Reliability of timed walking tests and temporo-spatial gait parameters in youths with neurological gait disorders- Article Summary
Reliability of timed walking tests and temporo-spatial gait parameters in youths with neurological gait disorders.
The purpose of this study was to investigate the test-retest reliability of temporo-spatial gait parameters in the 10-Meter Walk Test (10MWT) and 6 Minute Walk Test (6MWT) in a population of kids with neurological gait disorders.
A total of 9 girls and 21 boys were included in the study, with a mean age of 13 years old. Diagnoses of participants included Cerebral Palsy (10), stroke (6), TBI (6), demyelination of CNS (2), astrocytome (2), postinfectious encephalopathy (1), medulla blastoma (1), transverse myelopathy (1), and ataxia with unclear etiology (1). 23 of the 30 participants were independent walkers, 4 individuals used walkers, 2 used crutches, and 1 with 4 point crutches. 8 participants utilized AFOs, 3 had insoles, and 1 utilized a foot lifter splint.
A convenience sample of patients were recruited for this study by recruiting patients at the Rehabilitation Centre for Children and Adolescents of the University Children’s Hospital Zurich located in Affoltern am Albis, Switzerland. Inclusion criteria consisted of kids with neurological gait disorders between 5 and 20 years old who were able to understand and follow walking test directions. Exclusion criteria consisted of kids unable to walk without another person’s assistance.
Examiners implemented a cross-sectional study design by performing 2 sessions of walk tests with a between-test interval of 7 days. Relative reliability was determined using a correlation coefficient within classes. Measurement error reflecting the absolute reliability was quantified using standard error of measurement and the smallest real difference.
Using the GAITRite Electronic Walkway Platinum was implemented in this cross-sectional study to analyze step length, step time, step ratio, cadence, velocity, and double support time of gait during the 3 timed trials. Participants performed the 10MWT at a preferred speed (10MWTpref), then the 10MWT at a maximum speed (10MWTmax), and finally performed the 6MWT, with a 5-10 minute break between outcome measures. For each measure, the GAITRite mat was placed at the start line.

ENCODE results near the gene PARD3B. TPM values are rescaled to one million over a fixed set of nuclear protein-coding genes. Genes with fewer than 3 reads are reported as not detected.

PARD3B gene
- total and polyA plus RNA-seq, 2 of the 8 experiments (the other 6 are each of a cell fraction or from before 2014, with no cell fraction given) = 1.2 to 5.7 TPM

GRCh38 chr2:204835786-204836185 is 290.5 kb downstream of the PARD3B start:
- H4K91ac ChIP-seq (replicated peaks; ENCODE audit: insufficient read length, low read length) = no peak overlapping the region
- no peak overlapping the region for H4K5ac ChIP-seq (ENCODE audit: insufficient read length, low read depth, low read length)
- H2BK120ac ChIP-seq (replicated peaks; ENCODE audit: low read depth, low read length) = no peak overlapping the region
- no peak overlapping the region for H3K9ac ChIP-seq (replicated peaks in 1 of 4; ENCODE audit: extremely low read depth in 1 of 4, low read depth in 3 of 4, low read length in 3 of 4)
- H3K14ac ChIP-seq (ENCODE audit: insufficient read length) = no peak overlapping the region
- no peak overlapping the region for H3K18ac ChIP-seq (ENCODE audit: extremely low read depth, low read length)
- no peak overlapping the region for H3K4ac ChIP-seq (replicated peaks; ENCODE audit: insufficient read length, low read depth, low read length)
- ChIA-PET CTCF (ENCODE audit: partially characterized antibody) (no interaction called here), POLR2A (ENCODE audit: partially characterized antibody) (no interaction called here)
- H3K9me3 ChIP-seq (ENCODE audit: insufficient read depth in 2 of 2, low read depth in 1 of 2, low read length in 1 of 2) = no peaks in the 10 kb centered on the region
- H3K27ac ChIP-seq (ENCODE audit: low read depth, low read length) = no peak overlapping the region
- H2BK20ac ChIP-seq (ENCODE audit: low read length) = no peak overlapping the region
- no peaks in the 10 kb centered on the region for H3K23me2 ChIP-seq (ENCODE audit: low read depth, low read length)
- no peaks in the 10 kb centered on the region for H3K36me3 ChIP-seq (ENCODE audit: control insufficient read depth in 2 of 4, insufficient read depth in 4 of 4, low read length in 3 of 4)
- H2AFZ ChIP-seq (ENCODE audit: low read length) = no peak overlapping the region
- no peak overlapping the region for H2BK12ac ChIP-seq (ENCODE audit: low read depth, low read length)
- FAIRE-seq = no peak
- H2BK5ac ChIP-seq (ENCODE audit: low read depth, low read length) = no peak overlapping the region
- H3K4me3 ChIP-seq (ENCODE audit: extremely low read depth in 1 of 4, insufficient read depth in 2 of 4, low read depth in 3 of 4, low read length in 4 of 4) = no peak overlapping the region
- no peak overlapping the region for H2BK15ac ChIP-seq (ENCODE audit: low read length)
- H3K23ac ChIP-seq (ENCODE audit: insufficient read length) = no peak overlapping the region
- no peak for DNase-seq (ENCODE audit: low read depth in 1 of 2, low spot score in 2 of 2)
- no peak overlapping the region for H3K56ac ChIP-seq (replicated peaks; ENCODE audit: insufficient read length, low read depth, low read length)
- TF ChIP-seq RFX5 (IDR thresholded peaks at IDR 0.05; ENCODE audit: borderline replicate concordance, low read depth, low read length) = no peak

In between the two testing sessions, participants received individualized interventions according to their needs and goals. Comprehensive interventions consisted of PT, OT, SLP, school, sports, and/or robot assisted training.
The intraclass correlation of the 10MWTpref and the 6MWT showed a significant difference (p=0.0001) between the two testing sessions for all measured parameters of the GAITRite system. The 10MWTmax showed moderate intraclass correlation (p=0.002) on 19/23 total GAITRite parameters.
The strengths of this study were the wide variety of gait parameters measured, the validity of the GAITRite equipment, and the wide variety of diagnoses included. Each of these parameters allowed for a comprehensive analysis of gait in the pediatric neuro-rehabilitation setting.
The main limitations of this study were the small sample size given the use of sampling for convenience, and the differences in intervention for each child. While it is appropriate to use an individualized intervention program, this makes it more difficult to compare pre and post-test data among a variety of individuals. In order to strengthen the conclusions from this study, a larger sample size should be included with a streamlined intervention for the participants.
In summary, the 6MWT and the 10MWTpref proved to have a high test-retest reliability, and moderate reliability for the 10MWTmax in the population studied. This evidence is clinically relevant and useful for pediatric neuro-rehabilitation specialists looking to track their patients’ change over time in response to given interventions.
Graser, J.V., Letsch, C. & van Hedel, H.J.A. Reliability of timed walking tests and temporo-spatial gait parameters in youths with neurological gait disorders. BMC Neurol 16, 15 (2016). https://doi.org/10.1186/s12883-016-0538-y
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